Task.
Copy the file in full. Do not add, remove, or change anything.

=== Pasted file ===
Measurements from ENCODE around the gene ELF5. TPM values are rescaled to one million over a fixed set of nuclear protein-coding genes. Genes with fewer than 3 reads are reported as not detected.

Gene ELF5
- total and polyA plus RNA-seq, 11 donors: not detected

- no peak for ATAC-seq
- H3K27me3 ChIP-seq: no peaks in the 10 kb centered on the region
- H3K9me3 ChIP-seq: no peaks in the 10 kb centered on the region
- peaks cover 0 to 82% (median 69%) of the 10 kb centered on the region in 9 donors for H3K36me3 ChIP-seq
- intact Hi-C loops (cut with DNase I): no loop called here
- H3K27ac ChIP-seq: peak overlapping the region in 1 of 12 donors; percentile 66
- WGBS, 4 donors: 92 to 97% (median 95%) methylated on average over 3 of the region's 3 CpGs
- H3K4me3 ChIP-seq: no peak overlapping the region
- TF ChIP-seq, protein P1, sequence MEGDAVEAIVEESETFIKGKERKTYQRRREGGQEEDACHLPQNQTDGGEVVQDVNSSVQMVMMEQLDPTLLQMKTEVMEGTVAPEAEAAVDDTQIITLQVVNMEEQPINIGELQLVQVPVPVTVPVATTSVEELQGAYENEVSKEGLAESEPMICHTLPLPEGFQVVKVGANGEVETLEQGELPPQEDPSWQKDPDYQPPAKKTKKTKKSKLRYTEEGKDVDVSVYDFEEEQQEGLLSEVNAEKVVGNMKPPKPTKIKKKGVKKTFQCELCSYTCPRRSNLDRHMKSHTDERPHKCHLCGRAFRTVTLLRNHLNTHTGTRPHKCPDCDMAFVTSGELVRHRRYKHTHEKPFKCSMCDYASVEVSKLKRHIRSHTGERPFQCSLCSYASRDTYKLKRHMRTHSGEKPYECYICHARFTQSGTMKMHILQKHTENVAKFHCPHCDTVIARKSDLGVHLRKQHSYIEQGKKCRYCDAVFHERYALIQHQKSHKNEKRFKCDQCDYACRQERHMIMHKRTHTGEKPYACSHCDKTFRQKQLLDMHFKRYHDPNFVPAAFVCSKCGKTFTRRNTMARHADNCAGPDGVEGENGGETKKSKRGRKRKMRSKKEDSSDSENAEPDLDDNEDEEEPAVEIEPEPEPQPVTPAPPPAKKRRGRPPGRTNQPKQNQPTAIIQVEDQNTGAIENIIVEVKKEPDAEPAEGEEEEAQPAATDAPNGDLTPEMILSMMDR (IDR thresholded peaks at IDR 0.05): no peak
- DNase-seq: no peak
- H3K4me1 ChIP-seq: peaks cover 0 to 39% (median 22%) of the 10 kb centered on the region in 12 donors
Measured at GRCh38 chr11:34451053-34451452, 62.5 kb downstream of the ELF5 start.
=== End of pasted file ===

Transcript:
Measurements from ENCODE around the gene ELF5. TPM values are rescaled to one million over a fixed set of nuclear protein-coding genes. Genes with fewer than 3 reads are reported as not detected.

Gene ELF5
- total and polyA plus RNA-seq, 11 donors: not detected

- no peak for ATAC-seq
- H3K27me3 ChIP-seq: no peaks in the 10 kb centered on the region
- H3K9me3 ChIP-seq: no peaks in the 10 kb centered on the region
- peaks cover 0 to 82% (median 69%) of the 10 kb centered on the region in 9 donors for H3K36me3 ChIP-seq
- intact Hi-C loops (cut with DNase I): no loop called here
- H3K27ac ChIP-seq: peak overlapping the region in 1 of 12 donors; percentile 66
- WGBS, 4 donors: 92 to 97% (median 95%) methylated on average over 3 of the region's 3 CpGs
- H3K4me3 ChIP-seq: no peak overlapping the region
- TF ChIP-seq, protein P1, sequence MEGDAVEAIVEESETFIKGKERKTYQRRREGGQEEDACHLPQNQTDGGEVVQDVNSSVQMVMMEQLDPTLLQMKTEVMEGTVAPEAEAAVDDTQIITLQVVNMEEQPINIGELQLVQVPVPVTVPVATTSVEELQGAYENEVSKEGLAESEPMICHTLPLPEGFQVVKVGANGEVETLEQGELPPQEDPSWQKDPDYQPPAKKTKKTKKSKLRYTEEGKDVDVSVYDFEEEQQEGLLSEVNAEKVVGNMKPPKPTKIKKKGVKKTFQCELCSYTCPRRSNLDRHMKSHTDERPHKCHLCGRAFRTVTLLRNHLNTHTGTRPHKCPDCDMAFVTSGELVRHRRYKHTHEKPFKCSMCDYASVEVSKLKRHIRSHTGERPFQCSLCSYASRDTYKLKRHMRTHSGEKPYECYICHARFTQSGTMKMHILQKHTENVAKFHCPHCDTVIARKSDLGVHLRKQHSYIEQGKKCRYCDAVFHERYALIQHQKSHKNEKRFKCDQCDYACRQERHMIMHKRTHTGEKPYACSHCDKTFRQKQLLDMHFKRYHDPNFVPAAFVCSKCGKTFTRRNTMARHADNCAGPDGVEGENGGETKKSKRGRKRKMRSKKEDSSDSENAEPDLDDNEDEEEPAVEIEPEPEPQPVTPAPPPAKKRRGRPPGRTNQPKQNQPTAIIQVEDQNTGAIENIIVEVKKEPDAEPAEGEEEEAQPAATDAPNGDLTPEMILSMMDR (IDR thresholded peaks at IDR 0.05): no peak
- DNase-seq: no peak
- H3K4me1 ChIP-seq: peaks cover 0 to 39% (median 22%) of the 10 kb centered on the region in 12 donors
Measured at GRCh38 chr11:34451053-34451452, 62.5 kb downstream of the ELF5 start.